The S-class has long been Mercedes-Benz’s flagship sedan. Big, bold, and sophisticated, it has set the bar in its segment for more than 50 years. Enjoyed by oligarchs, diplomats, and discerning business people alike, it has become a symbol of wealth and power around the world. It also acts as a test bed, allowing Mercedes to evaluate and introduce technologies that will eventually trickle down not only to the rest of the brand’s models, but, in some cases, the automotive world as a whole.
While the S-class’s style and gadgets have changed over the years, the formula hasn’t. Each generation is part of an epic compendium that tells a story, not just about Mercedes-Benz, but about the world itself. In order to highlight this car’s story, we’ve tapped Bring a Trailer’s awesome collection of auction listings to bring you 12 examples of the company’s famed Sonderklasse.
1973 Mercedes-Benz 280SE 4.5 | First-Generation W108
The Mercedes W108, produced between 1965 and 1973, encapsulated America’s postwar economic golden era. Large, comfortable, and brutish, the sleek sedan represented an evolution in design following the W111 Fintail. This beautiful Pine Green Metallic 280SE 4.5 came from Stuttgart with a 4.5-liter V-8 engine paired to a three-speed automatic. Though the 280SE wasn’t going to win any drag races, it embodied the same regal spirit that exists in S-classes of today. This example sold for $20,250 in April 2020.
1969 Mercedes-Benz 300SEL 6.3 | First-Generation W109
In 1966 an engineer by the name of Erich Waxenberger created the car that would change the future of Mercedes-Benz forever, the 300SEL 6.3. Waxenberger took the company’s largest V-8 and jammed it into the W109 sedan, producing a brutally fast hot rod that was capable of hitting 60 mph in 6.5 seconds and reaching nearly 140 mph. The car paved the way for Hans Werner Aufrecht and Erhard Melcher, two fellow engineers, to race a modified version of the 300SEL under AMG. This beautiful 1969 300SEL sold at auction in July 2020 for $38,000.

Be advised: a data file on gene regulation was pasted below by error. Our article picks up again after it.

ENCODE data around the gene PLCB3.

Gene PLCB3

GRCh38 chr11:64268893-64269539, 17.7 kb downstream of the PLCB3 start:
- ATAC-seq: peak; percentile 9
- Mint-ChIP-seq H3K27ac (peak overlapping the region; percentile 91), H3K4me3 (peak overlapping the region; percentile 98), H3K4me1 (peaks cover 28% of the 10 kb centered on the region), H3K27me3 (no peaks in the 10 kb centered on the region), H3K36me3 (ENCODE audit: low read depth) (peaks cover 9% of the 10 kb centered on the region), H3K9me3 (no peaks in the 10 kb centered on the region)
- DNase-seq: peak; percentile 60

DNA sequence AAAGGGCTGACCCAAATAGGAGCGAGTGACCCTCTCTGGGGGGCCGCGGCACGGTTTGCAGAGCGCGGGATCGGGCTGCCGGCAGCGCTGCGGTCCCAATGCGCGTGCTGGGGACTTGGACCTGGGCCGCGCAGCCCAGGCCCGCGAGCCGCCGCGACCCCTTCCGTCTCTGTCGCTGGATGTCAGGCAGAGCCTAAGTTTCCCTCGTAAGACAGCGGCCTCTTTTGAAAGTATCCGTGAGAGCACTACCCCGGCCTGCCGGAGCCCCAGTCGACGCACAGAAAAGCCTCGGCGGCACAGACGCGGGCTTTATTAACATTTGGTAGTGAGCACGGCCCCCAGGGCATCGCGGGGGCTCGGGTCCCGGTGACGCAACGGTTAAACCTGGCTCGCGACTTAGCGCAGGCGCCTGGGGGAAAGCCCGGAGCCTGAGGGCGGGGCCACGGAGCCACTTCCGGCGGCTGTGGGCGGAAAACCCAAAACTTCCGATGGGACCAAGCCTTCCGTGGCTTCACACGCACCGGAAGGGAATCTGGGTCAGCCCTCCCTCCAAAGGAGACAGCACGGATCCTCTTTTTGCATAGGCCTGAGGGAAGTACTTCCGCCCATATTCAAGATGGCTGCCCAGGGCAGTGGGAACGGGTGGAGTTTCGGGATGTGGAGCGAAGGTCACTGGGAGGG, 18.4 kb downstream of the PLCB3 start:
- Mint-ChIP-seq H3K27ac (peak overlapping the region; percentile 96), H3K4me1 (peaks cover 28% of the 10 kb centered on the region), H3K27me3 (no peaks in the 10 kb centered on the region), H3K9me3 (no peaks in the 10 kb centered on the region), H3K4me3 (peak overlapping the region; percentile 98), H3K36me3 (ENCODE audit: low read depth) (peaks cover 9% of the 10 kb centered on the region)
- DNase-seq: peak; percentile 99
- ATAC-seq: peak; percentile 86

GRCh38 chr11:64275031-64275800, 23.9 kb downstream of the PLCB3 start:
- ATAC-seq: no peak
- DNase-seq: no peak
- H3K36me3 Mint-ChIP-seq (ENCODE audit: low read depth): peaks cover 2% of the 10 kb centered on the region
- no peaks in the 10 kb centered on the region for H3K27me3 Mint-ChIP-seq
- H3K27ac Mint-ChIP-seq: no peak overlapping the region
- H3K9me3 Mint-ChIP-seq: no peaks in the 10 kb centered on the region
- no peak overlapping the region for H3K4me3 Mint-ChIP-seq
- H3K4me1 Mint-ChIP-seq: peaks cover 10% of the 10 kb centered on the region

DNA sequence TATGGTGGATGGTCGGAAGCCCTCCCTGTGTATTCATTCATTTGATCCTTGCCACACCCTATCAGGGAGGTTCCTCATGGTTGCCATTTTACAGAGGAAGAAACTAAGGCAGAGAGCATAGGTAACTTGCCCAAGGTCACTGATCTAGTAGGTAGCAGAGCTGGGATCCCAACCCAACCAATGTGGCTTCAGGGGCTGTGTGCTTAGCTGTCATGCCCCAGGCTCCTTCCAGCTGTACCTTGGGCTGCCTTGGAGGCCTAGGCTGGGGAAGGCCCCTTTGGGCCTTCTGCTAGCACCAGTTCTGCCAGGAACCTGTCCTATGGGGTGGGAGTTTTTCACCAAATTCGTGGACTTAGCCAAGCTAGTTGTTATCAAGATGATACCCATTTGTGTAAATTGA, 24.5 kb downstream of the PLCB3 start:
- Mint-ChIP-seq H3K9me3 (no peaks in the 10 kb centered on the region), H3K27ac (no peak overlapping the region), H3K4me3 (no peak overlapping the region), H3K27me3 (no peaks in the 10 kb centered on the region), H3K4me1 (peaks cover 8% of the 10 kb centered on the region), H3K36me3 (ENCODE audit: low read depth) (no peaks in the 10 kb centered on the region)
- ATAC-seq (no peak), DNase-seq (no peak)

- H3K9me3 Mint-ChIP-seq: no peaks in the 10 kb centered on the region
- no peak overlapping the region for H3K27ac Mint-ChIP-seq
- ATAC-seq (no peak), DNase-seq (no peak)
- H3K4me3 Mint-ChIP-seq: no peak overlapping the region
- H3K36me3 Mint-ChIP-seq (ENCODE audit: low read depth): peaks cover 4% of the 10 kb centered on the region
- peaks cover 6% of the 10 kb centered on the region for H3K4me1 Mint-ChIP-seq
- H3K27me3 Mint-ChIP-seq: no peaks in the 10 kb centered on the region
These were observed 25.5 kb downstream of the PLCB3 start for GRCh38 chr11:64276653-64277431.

1975 Mercedes-Benz 280S | Second-Generation W116
The W116 Mercedes, released in 1972, was the first of the company’s products to feature the S-class nameplate. Unlike the W109 before, the new sedan, internally dubbed W116, represented a fundamental shift in Mercedes S lineage by placing an emphasis on not just the driver but also the passenger experience. This Aqua Blue 280S, which sold in April 2019 for a modest $8700, came equipped with a 2.7-liter inline-six.
1977 Mercedes-Benz 450SEL 6.9 | Second-Generation W116
1987 Mercedes-Benz 560SEL Koenig | Third-Generation W126
Pull up in a maroon 1987 Mercedes-Benz S-class with a body kit and gold wheels, and you’ll get some attention. Koenig Specials became famous for putting together wildly fast, and fast-looking, supercars. While this 1987 650SEL Koenig Widebody Special wasn’t able to sell at auction back in 2014, we’re sure it eventually made its way into the hands of an owner as radical as the car.
1991 Mercedes-Benz 560SEC AMG | Third-Generation W126